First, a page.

News about market movements in financial publications have been rather positive in the year so far. This might lead retail investors to believe that the risk factors for the downside have decreased and its the return of the bull market that lasted nearly 5 years before the pandemic became global (and for a short while after movement restrictions were lifted in kay areas of the Western Hemisphere). However, an enthusiastic return to bullish estimations might be premature.
Mr. Jurrien Timmer, Fidelity’s Director of Global Macro, estimated that in the year till date, margins seem to be bearing the brunt of the earnings estimate downgrades, thus falling from 13.7% to 12.2%. Even present-day valuations are being deemed as being high by historical standards, and well above the pre-COVID peak over the past fifteen years.
Mr. Timmer further elucidated that while US earnings estimates are coming down hard, the rest of the world seems to be stabilizing. In year-over-year change in forward estimates, Emerging Markets (EM) stocks had earlier been at the bottom of the pack and are now flattening out.
This is by no means is a minority opinion. As the article from nearly two weeks ago highlighted, most leading analysts posit that India will lead the pack of EM instruments that will do well in this year.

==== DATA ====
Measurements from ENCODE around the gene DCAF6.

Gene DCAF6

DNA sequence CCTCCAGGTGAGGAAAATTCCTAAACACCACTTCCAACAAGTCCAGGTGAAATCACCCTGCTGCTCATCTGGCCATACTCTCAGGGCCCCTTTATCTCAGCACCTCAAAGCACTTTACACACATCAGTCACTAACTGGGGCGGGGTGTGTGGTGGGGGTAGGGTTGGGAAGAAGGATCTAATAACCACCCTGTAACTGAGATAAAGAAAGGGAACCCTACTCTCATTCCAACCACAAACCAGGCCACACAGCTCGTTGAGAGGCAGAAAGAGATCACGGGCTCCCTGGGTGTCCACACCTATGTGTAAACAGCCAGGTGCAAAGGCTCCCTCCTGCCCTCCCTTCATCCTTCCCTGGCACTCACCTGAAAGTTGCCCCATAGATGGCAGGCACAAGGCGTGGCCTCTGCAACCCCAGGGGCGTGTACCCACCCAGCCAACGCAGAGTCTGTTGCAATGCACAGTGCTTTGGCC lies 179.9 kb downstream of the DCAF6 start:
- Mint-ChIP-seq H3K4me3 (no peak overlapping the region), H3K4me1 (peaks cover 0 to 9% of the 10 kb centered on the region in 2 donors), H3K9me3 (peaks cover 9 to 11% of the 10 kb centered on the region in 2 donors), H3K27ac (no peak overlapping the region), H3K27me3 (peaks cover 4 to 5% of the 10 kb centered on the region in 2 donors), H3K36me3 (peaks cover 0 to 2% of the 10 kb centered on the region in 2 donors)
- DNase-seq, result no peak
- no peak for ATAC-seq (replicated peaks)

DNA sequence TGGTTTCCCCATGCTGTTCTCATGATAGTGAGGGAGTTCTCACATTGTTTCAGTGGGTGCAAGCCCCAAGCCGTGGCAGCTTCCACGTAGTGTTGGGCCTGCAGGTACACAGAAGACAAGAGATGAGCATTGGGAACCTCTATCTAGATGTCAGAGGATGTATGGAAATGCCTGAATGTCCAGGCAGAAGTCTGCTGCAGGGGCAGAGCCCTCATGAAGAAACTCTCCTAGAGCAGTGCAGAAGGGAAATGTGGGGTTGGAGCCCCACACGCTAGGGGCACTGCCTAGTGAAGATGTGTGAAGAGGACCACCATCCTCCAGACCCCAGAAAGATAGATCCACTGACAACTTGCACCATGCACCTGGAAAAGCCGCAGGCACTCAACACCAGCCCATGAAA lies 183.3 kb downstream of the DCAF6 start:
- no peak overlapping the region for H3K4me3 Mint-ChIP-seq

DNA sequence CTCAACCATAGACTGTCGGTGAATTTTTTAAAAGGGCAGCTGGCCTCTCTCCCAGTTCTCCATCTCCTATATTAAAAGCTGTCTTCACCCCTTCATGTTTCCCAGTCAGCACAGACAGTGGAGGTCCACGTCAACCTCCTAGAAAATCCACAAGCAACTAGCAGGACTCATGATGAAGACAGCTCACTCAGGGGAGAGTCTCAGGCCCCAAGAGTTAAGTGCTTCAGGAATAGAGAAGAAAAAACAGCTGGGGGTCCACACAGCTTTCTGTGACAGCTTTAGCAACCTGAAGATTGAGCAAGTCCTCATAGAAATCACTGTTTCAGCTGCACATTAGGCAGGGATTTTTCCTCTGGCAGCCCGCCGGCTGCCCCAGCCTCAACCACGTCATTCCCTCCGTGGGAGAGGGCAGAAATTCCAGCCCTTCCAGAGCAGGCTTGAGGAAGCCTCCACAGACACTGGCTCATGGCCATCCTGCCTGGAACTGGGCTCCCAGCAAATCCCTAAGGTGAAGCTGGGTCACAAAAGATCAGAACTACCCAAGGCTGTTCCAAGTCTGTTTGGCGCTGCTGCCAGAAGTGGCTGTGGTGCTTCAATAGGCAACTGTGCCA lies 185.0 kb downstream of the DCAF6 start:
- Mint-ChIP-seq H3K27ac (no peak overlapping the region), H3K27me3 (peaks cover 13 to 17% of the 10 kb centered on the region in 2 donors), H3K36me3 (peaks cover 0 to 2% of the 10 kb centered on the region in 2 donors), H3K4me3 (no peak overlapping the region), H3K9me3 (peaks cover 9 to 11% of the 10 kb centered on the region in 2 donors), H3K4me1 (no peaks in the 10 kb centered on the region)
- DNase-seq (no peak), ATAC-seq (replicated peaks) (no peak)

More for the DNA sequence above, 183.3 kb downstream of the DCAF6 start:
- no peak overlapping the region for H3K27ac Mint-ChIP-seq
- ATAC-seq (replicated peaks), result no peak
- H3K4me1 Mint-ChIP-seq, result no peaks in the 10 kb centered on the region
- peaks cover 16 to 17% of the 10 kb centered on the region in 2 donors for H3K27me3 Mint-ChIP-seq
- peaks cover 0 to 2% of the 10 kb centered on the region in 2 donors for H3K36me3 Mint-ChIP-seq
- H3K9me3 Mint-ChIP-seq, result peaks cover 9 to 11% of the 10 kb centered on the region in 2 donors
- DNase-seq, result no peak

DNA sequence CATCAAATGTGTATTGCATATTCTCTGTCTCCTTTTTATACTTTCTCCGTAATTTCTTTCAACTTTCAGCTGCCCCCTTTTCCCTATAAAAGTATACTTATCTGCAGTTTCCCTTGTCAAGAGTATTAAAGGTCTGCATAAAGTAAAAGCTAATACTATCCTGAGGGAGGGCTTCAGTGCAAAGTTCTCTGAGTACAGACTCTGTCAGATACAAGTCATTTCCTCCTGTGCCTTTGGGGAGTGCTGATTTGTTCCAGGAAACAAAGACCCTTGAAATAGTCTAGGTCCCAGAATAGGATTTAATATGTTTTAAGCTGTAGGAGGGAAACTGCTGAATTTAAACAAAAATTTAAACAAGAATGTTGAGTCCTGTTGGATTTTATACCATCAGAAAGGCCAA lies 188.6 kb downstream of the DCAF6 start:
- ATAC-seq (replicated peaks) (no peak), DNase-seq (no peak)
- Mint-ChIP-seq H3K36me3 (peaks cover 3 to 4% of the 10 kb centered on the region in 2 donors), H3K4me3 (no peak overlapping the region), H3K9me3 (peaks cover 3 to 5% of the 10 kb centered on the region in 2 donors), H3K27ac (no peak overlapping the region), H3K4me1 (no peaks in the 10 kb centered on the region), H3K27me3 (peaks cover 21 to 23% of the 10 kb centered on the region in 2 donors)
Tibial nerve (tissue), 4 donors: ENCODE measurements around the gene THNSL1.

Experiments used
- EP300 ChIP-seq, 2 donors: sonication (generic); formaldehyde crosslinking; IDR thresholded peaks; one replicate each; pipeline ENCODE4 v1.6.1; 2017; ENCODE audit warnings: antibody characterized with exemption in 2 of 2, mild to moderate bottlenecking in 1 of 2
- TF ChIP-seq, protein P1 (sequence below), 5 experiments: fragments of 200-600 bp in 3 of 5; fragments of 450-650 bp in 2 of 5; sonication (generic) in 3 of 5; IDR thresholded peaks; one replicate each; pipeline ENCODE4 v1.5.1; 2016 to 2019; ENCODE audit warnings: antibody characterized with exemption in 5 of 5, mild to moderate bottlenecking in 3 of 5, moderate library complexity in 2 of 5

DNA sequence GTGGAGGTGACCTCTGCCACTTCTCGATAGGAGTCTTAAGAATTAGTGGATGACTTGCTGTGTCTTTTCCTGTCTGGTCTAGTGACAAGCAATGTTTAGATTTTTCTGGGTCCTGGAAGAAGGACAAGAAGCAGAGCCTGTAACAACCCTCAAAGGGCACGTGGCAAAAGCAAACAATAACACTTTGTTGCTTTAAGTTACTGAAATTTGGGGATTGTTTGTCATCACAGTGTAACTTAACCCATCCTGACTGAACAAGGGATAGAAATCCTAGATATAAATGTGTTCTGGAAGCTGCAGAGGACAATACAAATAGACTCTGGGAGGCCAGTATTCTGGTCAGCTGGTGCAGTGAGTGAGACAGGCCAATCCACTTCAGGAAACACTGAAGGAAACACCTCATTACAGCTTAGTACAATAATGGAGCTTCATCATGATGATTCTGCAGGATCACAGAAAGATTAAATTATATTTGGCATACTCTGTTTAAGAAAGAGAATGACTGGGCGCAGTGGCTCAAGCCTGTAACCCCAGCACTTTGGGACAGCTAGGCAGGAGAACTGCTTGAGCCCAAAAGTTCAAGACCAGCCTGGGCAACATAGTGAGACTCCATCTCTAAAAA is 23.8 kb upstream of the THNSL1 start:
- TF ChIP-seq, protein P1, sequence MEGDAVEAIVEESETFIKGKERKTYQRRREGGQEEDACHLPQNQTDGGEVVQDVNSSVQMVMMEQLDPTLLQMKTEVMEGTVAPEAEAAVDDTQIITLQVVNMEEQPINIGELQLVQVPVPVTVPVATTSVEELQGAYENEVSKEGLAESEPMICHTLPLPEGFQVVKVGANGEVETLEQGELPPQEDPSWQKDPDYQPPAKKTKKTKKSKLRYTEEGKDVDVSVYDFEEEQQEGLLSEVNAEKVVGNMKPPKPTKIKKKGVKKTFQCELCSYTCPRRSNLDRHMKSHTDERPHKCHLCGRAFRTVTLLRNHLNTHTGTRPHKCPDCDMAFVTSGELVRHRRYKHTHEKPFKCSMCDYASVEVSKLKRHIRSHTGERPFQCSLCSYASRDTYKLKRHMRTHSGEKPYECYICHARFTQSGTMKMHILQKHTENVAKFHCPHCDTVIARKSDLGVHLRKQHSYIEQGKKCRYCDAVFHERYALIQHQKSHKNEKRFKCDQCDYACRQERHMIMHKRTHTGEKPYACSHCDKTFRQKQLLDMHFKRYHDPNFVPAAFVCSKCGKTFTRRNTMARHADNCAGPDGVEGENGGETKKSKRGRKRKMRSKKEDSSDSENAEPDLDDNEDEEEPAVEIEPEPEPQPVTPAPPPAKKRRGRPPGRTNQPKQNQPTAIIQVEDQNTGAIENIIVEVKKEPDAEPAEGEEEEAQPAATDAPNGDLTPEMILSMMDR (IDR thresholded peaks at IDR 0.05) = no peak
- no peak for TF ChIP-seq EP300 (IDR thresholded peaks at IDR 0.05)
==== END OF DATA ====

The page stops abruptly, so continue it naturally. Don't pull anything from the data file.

The deflation of US stock valuation is quite an interesting turn of events. Historically, US equities have been the most overvalued stocks in the world, which was achieved in no small part by strong “brand recall” among investors worldwide due to the large volumes of media output about them. Charles Schwab estimates that the projected returns over the next ten years is showing a bearish tendency with at least some signs of a deflation in the 10-year forecast in the estimates made last year versus the current.
Belying any expectations of a recovery have been the downsizing actions of the US economy. New data gives some insight into why the unemployment numbers published don’t seem to add up relative to other economic indicators: small businesses have been holding up the labour market by hiring 3.67 million more people than have been laid off or who quit since February 2020.
However, unlike larger businesses, small businesses are far more susceptible to rising costs and inflationary cycles. AllianceBernstein estimates that inflationary pressure will likely remain high at least for the current quarter, with the US GDP showing nearly no growth and US monetary policy expected to remain tight throughout the year.
China, too, is estimated to have a drop in consumption and investments relative to historical trends – although it won’t be quite as drastic as seen in the earlier part of 2022.
So what explains the mildly positive market valuation in the year so far? Well, outside of the little-understood “January Effect” (which was discussed last week), there is at least one other factor: money market fund inflows. Investors have added nearly $135 billion to global money-market funds (MMFs) in the four weeks between mid-December 2022 till mid-January of this year, estimated to have been the best period for money-market funds since the 4-week period that ended in May 2020.